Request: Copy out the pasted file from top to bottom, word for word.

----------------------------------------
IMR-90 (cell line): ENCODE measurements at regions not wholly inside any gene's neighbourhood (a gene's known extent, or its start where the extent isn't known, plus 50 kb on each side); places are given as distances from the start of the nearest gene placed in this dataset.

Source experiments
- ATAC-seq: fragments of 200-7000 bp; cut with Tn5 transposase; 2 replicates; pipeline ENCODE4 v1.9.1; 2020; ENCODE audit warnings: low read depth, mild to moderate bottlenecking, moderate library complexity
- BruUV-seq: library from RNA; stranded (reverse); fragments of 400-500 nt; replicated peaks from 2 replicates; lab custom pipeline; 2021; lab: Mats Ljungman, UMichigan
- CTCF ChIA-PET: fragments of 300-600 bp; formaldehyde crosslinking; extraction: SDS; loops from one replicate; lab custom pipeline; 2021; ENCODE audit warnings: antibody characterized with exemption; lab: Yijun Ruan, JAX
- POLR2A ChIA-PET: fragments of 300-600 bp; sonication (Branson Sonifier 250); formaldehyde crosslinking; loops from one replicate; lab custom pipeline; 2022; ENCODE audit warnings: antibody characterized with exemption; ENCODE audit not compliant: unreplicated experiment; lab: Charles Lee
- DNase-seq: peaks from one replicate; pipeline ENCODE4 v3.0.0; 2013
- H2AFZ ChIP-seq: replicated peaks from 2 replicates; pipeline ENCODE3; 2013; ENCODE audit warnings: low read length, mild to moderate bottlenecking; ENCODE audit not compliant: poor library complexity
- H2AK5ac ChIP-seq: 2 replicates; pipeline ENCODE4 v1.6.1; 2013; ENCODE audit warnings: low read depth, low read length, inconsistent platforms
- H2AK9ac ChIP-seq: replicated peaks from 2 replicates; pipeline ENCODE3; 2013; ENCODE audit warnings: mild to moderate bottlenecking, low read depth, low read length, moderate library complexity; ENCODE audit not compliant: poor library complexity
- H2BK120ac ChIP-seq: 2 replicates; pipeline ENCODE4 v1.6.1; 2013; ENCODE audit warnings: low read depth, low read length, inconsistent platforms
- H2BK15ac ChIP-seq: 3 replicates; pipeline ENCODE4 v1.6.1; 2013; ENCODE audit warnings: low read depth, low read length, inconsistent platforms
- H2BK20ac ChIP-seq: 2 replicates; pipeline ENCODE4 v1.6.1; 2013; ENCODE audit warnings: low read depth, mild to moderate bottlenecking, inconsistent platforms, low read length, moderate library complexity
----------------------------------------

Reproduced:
IMR-90 (cell line): ENCODE measurements at regions not wholly inside any gene's neighbourhood (a gene's known extent, or its start where the extent isn't known, plus 50 kb on each side); places are given as distances from the start of the nearest gene placed in this dataset.

Source experiments
- ATAC-seq: fragments of 200-7000 bp; cut with Tn5 transposase; 2 replicates; pipeline ENCODE4 v1.9.1; 2020; ENCODE audit warnings: low read depth, mild to moderate bottlenecking, moderate library complexity
- BruUV-seq: library from RNA; stranded (reverse); fragments of 400-500 nt; replicated peaks from 2 replicates; lab custom pipeline; 2021; lab: Mats Ljungman, UMichigan
- CTCF ChIA-PET: fragments of 300-600 bp; formaldehyde crosslinking; extraction: SDS; loops from one replicate; lab custom pipeline; 2021; ENCODE audit warnings: antibody characterized with exemption; lab: Yijun Ruan, JAX
- POLR2A ChIA-PET: fragments of 300-600 bp; sonication (Branson Sonifier 250); formaldehyde crosslinking; loops from one replicate; lab custom pipeline; 2022; ENCODE audit warnings: antibody characterized with exemption; ENCODE audit not compliant: unreplicated experiment; lab: Charles Lee
- DNase-seq: peaks from one replicate; pipeline ENCODE4 v3.0.0; 2013
- H2AFZ ChIP-seq: replicated peaks from 2 replicates; pipeline ENCODE3; 2013; ENCODE audit warnings: low read length, mild to moderate bottlenecking; ENCODE audit not compliant: poor library complexity
- H2AK5ac ChIP-seq: 2 replicates; pipeline ENCODE4 v1.6.1; 2013; ENCODE audit warnings: low read depth, low read length, inconsistent platforms
- H2AK9ac ChIP-seq: replicated peaks from 2 replicates; pipeline ENCODE3; 2013; ENCODE audit warnings: mild to moderate bottlenecking, low read depth, low read length, moderate library complexity; ENCODE audit not compliant: poor library complexity
- H2BK120ac ChIP-seq: 2 replicates; pipeline ENCODE4 v1.6.1; 2013; ENCODE audit warnings: low read depth, low read length, inconsistent platforms
- H2BK15ac ChIP-seq: 3 replicates; pipeline ENCODE4 v1.6.1; 2013; ENCODE audit warnings: low read depth, low read length, inconsistent platforms
- H2BK20ac ChIP-seq: 2 replicates; pipeline ENCODE4 v1.6.1; 2013; ENCODE audit warnings: low read depth, mild to moderate bottlenecking, inconsistent platforms, low read length, moderate library complexity